She said the university and the EPSCoR project will partner with the Wind River Advocacy Center to organize and administer those microbiome mini grants.
“Great ideas come out of small grants,” she said.
The money from the NSF grant will be funneled through the university to the tribes for the any research.
Vercoe said the grant allows EPSCoR to offer at least two seed grant opportunities across the state. Individuals or organizations can apply for economic development grants around microbial research. Much of that work is in collaboration with the Wyoming Technology Business Center.
“Their role within this project is to foster some seed challenges but also work with our researchers as we develop some strategies that may be marketable or partnerships that might benefit the state,” Vercoe said.
The center also can look for ways to use microbes to improve or support the mining, agriculture, ranching and microbrewery industries.
Dave Bohling, assistant director of the Wyoming Technology Business Center, said the center will run two entrepreneurial competitions in the third and fourth years of the grant.
“It’s really to spur entrepreneurial thinking or spinoff from the EPSCoR technical program area,” he said. Those proposals likely will be focused on biology, zoology, ecology and similar areas.
Ideas that people submit could become great businesses that help develop the state’s economy, he said.
“If you come up with a really cool idea, it’s probably worth a lot of money to somebody,” Bohling said.
He said he hopes to run those competitions statewide.
“I’m very confident that we will get somewhere between 3 and 6 qualifying companies at the end of the four-year process,” Bohling added.
Vercoe said microbreweries might find microbes that contribute to creative ways to clean brew lines, or they might isolate yeast that could better serve the brewing process.
Ewers added, “It gives the microbreweries in our state potentially a leg up to learn about these technologies.”
“What we really want is to inform, support and learn from industry and business in the state because in the end, we all win if we do that,” Vercoe said.
Kristen Landreville, director of graduate studies in UW’s Communications and Journalism Department, is creating a new science journalism course for undergraduate students in the department. She took a sabbatical this fall to design the course with the hope of offering it in the spring.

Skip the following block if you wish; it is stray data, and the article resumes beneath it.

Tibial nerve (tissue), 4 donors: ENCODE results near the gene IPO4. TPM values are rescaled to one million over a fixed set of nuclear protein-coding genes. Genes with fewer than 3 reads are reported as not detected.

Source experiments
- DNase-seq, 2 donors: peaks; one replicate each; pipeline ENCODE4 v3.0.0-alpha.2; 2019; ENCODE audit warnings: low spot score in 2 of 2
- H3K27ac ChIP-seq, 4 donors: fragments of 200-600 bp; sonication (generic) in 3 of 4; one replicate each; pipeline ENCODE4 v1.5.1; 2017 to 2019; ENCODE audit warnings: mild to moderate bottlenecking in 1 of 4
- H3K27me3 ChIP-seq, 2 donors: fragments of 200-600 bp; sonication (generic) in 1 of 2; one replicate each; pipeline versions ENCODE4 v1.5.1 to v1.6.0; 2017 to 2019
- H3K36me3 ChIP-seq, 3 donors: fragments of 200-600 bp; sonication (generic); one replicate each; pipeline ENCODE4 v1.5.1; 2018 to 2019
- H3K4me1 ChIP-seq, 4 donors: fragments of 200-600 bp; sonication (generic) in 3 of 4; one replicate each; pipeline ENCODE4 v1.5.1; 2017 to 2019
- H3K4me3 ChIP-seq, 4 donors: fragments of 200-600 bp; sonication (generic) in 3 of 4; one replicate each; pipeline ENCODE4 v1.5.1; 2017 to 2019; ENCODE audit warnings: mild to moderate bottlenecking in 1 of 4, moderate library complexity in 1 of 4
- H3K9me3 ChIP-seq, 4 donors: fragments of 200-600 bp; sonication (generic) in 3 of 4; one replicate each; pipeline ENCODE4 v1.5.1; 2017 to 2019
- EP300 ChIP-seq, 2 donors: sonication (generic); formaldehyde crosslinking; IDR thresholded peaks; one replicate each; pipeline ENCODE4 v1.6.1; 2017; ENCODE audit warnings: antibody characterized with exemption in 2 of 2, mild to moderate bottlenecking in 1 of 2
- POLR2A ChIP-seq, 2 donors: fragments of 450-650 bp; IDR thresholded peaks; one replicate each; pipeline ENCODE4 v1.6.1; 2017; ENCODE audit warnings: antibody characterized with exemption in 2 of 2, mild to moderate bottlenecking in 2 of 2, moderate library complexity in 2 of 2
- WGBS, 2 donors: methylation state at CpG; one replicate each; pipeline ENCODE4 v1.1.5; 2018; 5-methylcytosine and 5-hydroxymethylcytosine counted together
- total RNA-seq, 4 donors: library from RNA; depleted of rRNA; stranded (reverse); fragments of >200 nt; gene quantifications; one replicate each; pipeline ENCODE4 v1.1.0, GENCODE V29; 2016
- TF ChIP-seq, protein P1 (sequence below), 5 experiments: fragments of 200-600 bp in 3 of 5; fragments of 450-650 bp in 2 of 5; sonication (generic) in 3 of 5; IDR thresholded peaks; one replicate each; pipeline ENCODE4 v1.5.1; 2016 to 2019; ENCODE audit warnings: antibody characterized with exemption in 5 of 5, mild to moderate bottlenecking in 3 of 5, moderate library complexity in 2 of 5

“It is an opportunity to make science and scientific projects a little more palatable – to present them in a manner that journalism students can grasp and appreciate and see as a potential venture for them as they move forward in their career,” Vercoe said.
She added that the effort would involve six internships every summer in which communications and journalism students would work with media outlets throughout the state, doing science journalism and learning about local matters.
She said those interns could possibly share back information about what problems and messages are important in the various communities.
“They’re our canaries to help us start a dialogue with the communities,” Vercoe said. “I think we’re all realizing that we have to justify our science a little more these days.”
She said Landreville also hopes to sponsor some science reporting awards for journalists through the Wyoming Press Association.
Vercoe said art also will be incorporated into this grant, despite its basis in science. That work will include workshops and exhibitions based on the scientific findings.
“The scientists that are out in the field will provide or share back with us images of different families of microbes. Then we are partnering with two local artists. These artists will receive these microbes as a prompt,” she said.
Renee Williams is one of those artists. Vercoe said Williams already is planning workshops in which participants make cheese and then create art around that process.
Ewers said it’s common throughout history to have artist create work around scientific discoveries, including star explosions or dinosaur discoveries, because it helps the community understand the significance of the discovery.